Thursday, July 12, 2012
On the bright side, you are most welcome to submit a guest review.
Monday, March 5, 2012
I enjoyed the story a lot, despite an occasional desire to kick Jon in the pants. It is funny in an ironic way... but less sweet-natured than Story of Butterfish. Recommended for anyone who enjoys a good romp with serious overtones and a hapless hero.
Sunday, February 19, 2012
Wednesday, January 11, 2012
I loved Moon Over Soho. It seemed better paced and was less bloody than Rivers of London. The characters consolidated and we learned more about Nightingale, Molly and about Peter himself. There are laugh out-loud funny bits and moments of pure pathos (Nightingale carving ALL those names...) and Toby the terrier is in fine form. When I first read reviews of Rivers of London I asked friends if it was at all DWJ-esque. The answer was "No", but *I* think it is. Like DWJ BA flinches not from the probable consequences of character action, and also excels in showing humanity, non-humanity and hybrids. The narrator does a wonderful job of the audio book. I'm hanging out for Book 3
Wednesday, July 13, 2011
Matt might be a kid, but he functions as a man in a man's world. His story is equally enjoyable for YA readers who like a hero with more guts and humour than angst, and for diehard Western fans who would like something just a little different. It's also fun for readers like me who don't generally look for westerns.
Recommended as a light enjoyable story for just about anyone over twelve.
Sunday, June 13, 2010
Giraffe in the Bath, written by Mem Fox and Olivia Rawson, illustrated by Kerry Argent, and published by Penguin in 2010.
A Giraffe in the Bath was written by picture-book writing legend Mem Fox (Possum Magic, Where is the Green Sheep, Koala Lou) and a former student of hers at Flinders University, Olivia Rawson, with deliciously stunning illustrations by the amazing Kerry Argent of One Woolly Wombat.
Though "Giraffe" relies on mainly the illustrations (because the text is little) the words and actual written story of the book is so clever and humourously written that my five-year-old brother kept wanting me to read it out, and especially because of the rhyming and repetitiveness of the story. I would say that small children respond to the rhyming and hearing the same pattern over and over again.
I have always been a huge fan of Fox's and own 15 of her books, mostly from when I was younger, but also a few that I have bought recently for younger siblings. She is the Queen of Words, in my opinion, and definitely the MOST brilliant and talented picture-book writer I have ever come across. And I've read a lot of picture-books. Her astounding ability to draw children into her magical books, with her amazing talents of rhythm, repetitiveness, and just, in general, fascinating stories, is a Magical Wonder. And I am sure Australia is proud to say, "We own Mem Fox. We're her home country". I sure am.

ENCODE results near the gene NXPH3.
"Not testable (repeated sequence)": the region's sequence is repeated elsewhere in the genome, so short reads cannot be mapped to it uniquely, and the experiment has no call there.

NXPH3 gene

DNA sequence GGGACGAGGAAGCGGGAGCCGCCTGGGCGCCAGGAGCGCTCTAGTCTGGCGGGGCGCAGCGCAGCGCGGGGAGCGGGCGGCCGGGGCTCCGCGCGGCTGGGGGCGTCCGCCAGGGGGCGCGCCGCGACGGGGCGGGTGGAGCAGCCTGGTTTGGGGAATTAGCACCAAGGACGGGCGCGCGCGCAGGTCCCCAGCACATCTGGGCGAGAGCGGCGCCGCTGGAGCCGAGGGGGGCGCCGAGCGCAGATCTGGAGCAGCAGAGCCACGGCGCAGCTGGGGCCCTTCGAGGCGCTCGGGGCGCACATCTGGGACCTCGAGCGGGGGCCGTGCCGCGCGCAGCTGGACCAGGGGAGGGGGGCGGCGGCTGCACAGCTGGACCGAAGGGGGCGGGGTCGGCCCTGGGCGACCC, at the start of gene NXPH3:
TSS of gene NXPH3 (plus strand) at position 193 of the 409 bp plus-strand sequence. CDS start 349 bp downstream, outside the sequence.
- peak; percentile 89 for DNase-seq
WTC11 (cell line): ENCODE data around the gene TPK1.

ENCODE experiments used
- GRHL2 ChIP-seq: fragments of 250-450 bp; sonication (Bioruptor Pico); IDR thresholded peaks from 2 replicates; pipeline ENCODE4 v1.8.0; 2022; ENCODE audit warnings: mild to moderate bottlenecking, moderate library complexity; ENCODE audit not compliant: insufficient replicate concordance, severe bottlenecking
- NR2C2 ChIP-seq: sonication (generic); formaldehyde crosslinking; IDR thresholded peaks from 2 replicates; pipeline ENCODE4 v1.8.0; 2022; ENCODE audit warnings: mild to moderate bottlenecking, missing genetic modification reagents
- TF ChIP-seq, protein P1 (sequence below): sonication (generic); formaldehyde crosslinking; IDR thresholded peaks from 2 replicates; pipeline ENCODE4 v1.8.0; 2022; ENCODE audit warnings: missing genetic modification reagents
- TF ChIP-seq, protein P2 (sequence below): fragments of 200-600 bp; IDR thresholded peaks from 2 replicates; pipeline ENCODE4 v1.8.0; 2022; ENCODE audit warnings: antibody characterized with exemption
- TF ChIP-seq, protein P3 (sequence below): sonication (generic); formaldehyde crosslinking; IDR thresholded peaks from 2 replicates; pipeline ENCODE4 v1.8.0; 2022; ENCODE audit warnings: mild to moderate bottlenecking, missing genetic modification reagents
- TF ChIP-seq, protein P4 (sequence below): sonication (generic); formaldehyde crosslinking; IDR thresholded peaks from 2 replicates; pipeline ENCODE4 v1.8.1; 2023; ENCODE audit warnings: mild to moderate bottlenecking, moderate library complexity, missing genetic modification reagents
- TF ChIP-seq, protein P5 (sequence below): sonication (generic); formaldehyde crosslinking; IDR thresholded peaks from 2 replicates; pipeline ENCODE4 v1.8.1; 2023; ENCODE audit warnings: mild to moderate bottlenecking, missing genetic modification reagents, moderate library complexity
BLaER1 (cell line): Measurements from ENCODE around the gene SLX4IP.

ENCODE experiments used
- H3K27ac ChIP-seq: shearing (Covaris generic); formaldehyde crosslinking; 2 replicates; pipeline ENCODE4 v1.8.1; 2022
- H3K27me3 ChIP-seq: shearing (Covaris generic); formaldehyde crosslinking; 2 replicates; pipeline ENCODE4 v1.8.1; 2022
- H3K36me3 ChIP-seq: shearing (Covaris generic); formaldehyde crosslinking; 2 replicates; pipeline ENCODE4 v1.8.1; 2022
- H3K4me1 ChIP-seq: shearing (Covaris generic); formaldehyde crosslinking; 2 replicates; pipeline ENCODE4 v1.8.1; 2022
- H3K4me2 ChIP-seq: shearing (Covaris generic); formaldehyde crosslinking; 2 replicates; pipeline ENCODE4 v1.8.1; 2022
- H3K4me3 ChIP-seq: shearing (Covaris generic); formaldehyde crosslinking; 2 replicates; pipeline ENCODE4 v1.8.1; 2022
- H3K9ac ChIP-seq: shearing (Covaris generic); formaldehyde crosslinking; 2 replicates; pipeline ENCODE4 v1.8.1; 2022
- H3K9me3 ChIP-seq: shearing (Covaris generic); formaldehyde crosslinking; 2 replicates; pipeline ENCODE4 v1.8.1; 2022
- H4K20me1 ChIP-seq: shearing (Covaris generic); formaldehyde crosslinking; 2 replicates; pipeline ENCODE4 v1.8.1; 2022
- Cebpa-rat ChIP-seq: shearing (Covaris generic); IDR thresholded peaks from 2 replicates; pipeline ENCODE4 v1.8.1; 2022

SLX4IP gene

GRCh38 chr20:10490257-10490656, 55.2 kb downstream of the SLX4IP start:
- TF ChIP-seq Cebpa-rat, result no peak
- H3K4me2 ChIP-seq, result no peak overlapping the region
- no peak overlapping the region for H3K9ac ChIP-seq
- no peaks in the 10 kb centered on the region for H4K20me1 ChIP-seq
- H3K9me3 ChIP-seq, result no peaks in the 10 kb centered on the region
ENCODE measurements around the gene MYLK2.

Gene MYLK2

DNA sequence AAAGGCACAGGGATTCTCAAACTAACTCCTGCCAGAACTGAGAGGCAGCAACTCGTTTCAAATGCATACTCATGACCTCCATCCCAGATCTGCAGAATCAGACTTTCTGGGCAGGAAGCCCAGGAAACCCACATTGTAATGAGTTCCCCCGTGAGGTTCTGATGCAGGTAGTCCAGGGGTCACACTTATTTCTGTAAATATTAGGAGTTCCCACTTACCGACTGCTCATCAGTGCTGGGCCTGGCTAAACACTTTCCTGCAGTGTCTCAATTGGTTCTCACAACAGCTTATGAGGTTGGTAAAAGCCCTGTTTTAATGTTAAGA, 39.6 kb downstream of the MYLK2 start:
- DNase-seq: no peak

Tuesday, July 7, 2009
For those who don’t know me, I am a fan of horror and its likes, my favorite being the psychological horrors. The ones that dig deep in your head and nest for a while, always leaving you questioning your own sanity. With that said, for someone like me to pick up a book such as Ghostly Ménage by Alysha Ellis, you would probably think it’s because the word “ghost” appears in the title. You would be partially right. I will say I picked the book up without any preconceived ideas of what story I would be reading and there is no doubt in my mind I am truly happy that I read Alysha’s tale. First let me dispense with the background of the story so I can get to what really turned the gears in my head as I read page after page after page. Quick and dirty: Kelsie, under those circumstances we find ourselves in from time to time, is required to stay with her aunt for a couple of days. Maud, Kelsie’s aunt, believes the house she resides in is plagued with a poltergeist and contracts the services of an exorcist to rid the entity from her home. Her aunt will not stay in a house by herself with a man present and thus Kelsie arrives to hang around until after the exorcism for her aunt’s benefit. Staying with her aunt, Kelsie learns ghosts are real and…real fun to have around. When I said I read page after page, I spoke lightly. I devoured Alysha’s tale and am extremely excited to read her next book, “Giving Up the Ghosts,” which awaits me on my phone for when I take my breaks at work. Alysha’s use of dialogue brought the characters from the page and turned them into living, breathing people. I’ve known people like Kelsie’s aunt Maud and could feel Kelsie’s irritation at her aunt’s opinion of her. The imagery and sensations Alysha inspires in her prose made me feel as if I was in the room as the events unfolded. To say the least, I could not put it down because I had to know what would happen next. Is it a malevolent poltergeist or a playful ghost? Could Kelsie be in danger or was it all in good fun? Alysha kept me reading so I could find the answers and satisfy my own distorted curiosity. All in all, I can’t wait to partake in Kelsie’s next adventure and am looking forward to more works by Alysha. Kudos to you Alysha and may the words continue to flow on the page for your future works.